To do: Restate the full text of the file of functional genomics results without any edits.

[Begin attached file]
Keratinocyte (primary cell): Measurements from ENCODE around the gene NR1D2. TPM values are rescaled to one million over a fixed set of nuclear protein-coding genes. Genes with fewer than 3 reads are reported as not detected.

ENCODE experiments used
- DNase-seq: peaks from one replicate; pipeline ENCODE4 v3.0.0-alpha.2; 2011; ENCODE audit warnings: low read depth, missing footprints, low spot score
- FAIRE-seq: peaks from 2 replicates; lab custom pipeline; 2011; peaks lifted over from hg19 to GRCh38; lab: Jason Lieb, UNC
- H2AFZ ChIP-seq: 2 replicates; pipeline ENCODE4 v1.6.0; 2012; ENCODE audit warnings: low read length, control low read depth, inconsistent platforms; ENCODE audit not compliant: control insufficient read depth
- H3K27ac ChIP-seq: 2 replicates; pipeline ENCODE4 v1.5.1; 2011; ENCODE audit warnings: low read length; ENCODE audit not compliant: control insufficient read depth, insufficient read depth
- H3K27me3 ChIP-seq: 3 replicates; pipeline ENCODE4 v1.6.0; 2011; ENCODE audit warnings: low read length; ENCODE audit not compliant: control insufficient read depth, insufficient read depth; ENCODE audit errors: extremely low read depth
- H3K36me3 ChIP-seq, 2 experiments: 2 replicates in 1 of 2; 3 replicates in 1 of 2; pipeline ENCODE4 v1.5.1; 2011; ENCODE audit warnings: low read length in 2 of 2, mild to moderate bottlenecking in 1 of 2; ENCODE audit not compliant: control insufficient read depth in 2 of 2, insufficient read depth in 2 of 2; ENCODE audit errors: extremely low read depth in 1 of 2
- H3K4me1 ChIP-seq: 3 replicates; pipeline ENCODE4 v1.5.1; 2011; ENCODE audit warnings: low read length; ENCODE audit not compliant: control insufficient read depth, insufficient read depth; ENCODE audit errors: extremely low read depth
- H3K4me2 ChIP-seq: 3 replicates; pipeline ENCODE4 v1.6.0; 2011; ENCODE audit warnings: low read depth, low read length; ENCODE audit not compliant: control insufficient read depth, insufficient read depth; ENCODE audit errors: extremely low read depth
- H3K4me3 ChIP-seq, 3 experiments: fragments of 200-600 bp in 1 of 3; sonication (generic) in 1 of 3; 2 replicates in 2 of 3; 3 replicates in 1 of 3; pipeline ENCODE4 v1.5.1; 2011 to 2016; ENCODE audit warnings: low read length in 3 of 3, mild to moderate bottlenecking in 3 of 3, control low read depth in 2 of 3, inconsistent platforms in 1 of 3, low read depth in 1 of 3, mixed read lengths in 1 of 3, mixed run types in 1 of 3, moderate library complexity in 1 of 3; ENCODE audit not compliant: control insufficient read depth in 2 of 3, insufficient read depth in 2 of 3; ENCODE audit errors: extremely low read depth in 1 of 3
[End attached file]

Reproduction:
Keratinocyte (primary cell): Measurements from ENCODE around the gene NR1D2. TPM values are rescaled to one million over a fixed set of nuclear protein-coding genes. Genes with fewer than 3 reads are reported as not detected.

ENCODE experiments used
- DNase-seq: peaks from one replicate; pipeline ENCODE4 v3.0.0-alpha.2; 2011; ENCODE audit warnings: low read depth, missing footprints, low spot score
- FAIRE-seq: peaks from 2 replicates; lab custom pipeline; 2011; peaks lifted over from hg19 to GRCh38; lab: Jason Lieb, UNC
- H2AFZ ChIP-seq: 2 replicates; pipeline ENCODE4 v1.6.0; 2012; ENCODE audit warnings: low read length, control low read depth, inconsistent platforms; ENCODE audit not compliant: control insufficient read depth
- H3K27ac ChIP-seq: 2 replicates; pipeline ENCODE4 v1.5.1; 2011; ENCODE audit warnings: low read length; ENCODE audit not compliant: control insufficient read depth, insufficient read depth
- H3K27me3 ChIP-seq: 3 replicates; pipeline ENCODE4 v1.6.0; 2011; ENCODE audit warnings: low read length; ENCODE audit not compliant: control insufficient read depth, insufficient read depth; ENCODE audit errors: extremely low read depth
- H3K36me3 ChIP-seq, 2 experiments: 2 replicates in 1 of 2; 3 replicates in 1 of 2; pipeline ENCODE4 v1.5.1; 2011; ENCODE audit warnings: low read length in 2 of 2, mild to moderate bottlenecking in 1 of 2; ENCODE audit not compliant: control insufficient read depth in 2 of 2, insufficient read depth in 2 of 2; ENCODE audit errors: extremely low read depth in 1 of 2
- H3K4me1 ChIP-seq: 3 replicates; pipeline ENCODE4 v1.5.1; 2011; ENCODE audit warnings: low read length; ENCODE audit not compliant: control insufficient read depth, insufficient read depth; ENCODE audit errors: extremely low read depth
- H3K4me2 ChIP-seq: 3 replicates; pipeline ENCODE4 v1.6.0; 2011; ENCODE audit warnings: low read depth, low read length; ENCODE audit not compliant: control insufficient read depth, insufficient read depth; ENCODE audit errors: extremely low read depth
- H3K4me3 ChIP-seq, 3 experiments: fragments of 200-600 bp in 1 of 3; sonication (generic) in 1 of 3; 2 replicates in 2 of 3; 3 replicates in 1 of 3; pipeline ENCODE4 v1.5.1; 2011 to 2016; ENCODE audit warnings: low read length in 3 of 3, mild to moderate bottlenecking in 3 of 3, control low read depth in 2 of 3, inconsistent platforms in 1 of 3, low read depth in 1 of 3, mixed read lengths in 1 of 3, mixed run types in 1 of 3, moderate library complexity in 1 of 3; ENCODE audit not compliant: control insufficient read depth in 2 of 3, insufficient read depth in 2 of 3; ENCODE audit errors: extremely low read depth in 1 of 3